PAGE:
Besides, every seller usually believes "their" car is worth more than an average value of identical/similar ones, while every buyer wants it for less than that (Psychology 101). 

 

If you wish to sell it and not sure what to ask for, auction it, either via established vendor or list it on eBay... ... or consign it with some (trustworthy) broker/dealer specializing in cars of this vintage and might be able to offer guidance/suggestion for what to ask/expect.

 

 

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Has it been repainted?  It appears the rubber hood bumper has been painted over in body color (2nd to last photo, bottom center).  If it was repainted, a big if in the value would be is the re-paint hiding any rust or previous collision damage/repairs?  If it does have the original paint and is free of rust, etc.,  my guess is it would do well in an auction setting since interior and trim look very good in the photos.

Edited by MikeC5 (see edit history)
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Is that a factory floor shift stick?    If so then that might sell the car. 

 

If it was a standard 4 door sedan auto on the column I would argue it was worth next to nothing.   A wagon is typically more money,  a factory stick V8 car is more.  

 

All of Bernie's questions are very pertinent.   No title?  No sale?   Stored the last 10 years,  subtract 50% from perceived value.

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Chrysler Newports are all over the place value wise. I couldnt find any wagons. I agree that wagons are hot right now, yours seems to check a lot of the bells and whistles. Its an oddball in a good way. Not sure about the stick shift, kinda like selling a house with a pool. Its either gonna make a sale or break a sale. Lets assume its original and in very good condition. I would think 15k-20k would not be out of line at all. 

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10 minutes ago, TAKerry said:

Chrysler Newports are all over the place value wise. I couldnt find any wagons. I agree that wagons are hot right now, yours seems to check a lot of the bells and whistles. Its an oddball in a good way. Not sure about the stick shift, kinda like selling a house with a pool. Its either gonna make a sale or break a sale. Lets assume its original and in very good condition. I would think 15k-20k would not be out of line at all.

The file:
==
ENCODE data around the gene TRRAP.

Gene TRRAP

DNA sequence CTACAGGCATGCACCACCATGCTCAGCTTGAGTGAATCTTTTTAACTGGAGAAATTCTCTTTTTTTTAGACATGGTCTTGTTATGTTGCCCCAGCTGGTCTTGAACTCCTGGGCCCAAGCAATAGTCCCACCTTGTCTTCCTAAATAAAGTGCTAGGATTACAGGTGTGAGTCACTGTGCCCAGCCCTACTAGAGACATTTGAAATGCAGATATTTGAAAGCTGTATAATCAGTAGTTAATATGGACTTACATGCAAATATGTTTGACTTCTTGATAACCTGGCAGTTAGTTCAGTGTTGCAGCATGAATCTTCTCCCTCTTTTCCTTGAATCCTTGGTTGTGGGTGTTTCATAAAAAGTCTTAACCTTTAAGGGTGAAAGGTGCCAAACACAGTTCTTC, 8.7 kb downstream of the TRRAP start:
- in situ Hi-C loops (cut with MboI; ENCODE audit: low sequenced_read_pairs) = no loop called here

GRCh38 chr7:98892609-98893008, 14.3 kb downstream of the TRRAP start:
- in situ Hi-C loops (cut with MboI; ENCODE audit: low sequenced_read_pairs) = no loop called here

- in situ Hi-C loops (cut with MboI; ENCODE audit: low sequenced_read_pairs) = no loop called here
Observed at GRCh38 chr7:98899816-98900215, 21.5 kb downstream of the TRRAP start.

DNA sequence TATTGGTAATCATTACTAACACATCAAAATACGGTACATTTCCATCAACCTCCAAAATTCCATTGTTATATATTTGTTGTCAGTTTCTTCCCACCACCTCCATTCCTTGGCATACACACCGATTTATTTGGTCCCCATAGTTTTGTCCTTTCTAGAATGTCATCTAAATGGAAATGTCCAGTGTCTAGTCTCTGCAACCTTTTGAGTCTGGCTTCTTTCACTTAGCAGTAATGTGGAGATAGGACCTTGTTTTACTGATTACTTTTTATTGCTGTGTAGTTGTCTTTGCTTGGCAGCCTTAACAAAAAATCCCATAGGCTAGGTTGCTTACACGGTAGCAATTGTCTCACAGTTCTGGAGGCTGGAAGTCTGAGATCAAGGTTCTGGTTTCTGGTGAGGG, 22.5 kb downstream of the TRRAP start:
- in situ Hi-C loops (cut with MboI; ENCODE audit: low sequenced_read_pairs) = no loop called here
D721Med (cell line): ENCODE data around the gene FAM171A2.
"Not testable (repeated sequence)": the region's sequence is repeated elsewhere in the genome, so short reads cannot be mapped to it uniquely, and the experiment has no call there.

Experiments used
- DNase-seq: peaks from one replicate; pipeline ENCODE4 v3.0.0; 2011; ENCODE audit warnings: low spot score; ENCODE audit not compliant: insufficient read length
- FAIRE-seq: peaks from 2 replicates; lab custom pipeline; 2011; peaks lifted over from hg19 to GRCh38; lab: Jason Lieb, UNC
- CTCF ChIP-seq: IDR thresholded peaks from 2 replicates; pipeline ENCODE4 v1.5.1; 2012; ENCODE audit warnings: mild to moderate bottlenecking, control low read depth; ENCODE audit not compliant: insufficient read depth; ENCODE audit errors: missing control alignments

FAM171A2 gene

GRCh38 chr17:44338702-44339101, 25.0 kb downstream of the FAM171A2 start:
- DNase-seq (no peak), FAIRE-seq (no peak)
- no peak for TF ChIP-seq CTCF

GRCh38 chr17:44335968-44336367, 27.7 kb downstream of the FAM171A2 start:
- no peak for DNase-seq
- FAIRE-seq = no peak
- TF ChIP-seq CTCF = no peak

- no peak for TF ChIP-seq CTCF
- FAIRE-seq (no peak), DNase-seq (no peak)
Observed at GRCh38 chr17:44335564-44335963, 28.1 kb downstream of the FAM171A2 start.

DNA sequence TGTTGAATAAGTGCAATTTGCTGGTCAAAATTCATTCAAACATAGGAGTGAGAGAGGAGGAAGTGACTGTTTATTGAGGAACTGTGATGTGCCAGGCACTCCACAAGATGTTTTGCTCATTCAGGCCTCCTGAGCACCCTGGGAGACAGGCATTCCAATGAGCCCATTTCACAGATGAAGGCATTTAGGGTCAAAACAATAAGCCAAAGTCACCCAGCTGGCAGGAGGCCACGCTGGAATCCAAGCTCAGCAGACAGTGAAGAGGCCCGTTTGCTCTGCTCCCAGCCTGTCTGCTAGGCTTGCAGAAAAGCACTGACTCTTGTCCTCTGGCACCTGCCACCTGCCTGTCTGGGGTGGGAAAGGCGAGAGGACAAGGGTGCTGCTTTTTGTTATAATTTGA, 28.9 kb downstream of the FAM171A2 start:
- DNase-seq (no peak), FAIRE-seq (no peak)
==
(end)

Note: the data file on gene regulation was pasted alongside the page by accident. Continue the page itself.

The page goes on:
There was a time,  say anywhere from 10 to 30 years ago where a stick was always a strong premium.   These days the auto/ac combo seems to trump everything.   A combination of old demographics and kids that can't drive a stick.

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2 hours ago, 60FlatTop said:

I have been on this forum a long time and the guesses on value have rarely been verified so I wouldn't put much stock in them.

 

Here are questions a buyer may ask and answering them yourself can give you a good indicator. Answer as the previous owner.

 

1. Do you own the car and have legal proof?

 

2 Is the paperwork clear and free of liens, unbranded?

 

3. How long have you owned the car?

 

4. Is the car currently licensed and insured?

 

5. Can it be driven on the road, legally, today?

 

6 Is the car in storage? If so, how long has it been stored?

 

7. How many miles did you drive it during the last 12 months?

 

8. Have you done any major work on the car since you have owned it?

 

9. What and when was the most recent service or repair?

 

10. If you decided to keep the car what improvement would you consider important?

 

Car has been owned in the family for over 20 years with clean title, its stored in a garage upstate NY, or its been on display at Northeast Classic Car Museum.  There are two mechanics that check it out were its store. Miles wise its barley driven but starts up and is able to drive. the car is insure but not registered for the road.  No major work and all should be original.

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30 minutes ago, alsancle said:

Is that a factory floor shift stick?    If so then that might sell the car. 

 

If it was a standard 4 door sedan auto on the column I would argue it was worth next to nothing.   A wagon is typically more money,  a factory stick V8 car is more.  

 

All of Bernie's questions are very pertinent.   No title?  No sale?   Stored the last 10 years,  subtract 50% from perceived value.

i'm pretty sure that's a factory floor shifter

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14 minutes ago, CStaleNY said:

Car has been owned in the family for over 20 years with clean title, its stored in a garage upstate NY, or its been on display at Northeast Classic Car Museum.  There are two mechanics that check it out were its store. Miles wise its barley driven but starts up and is able to drive. the car is insure but not registered for the road.  No major work and all should be original.

I've been to that facility many times and can attest that the cars are well cared for. 

 

Paul

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I can offer personal reference point, although it's about as irrelevant as others have offered.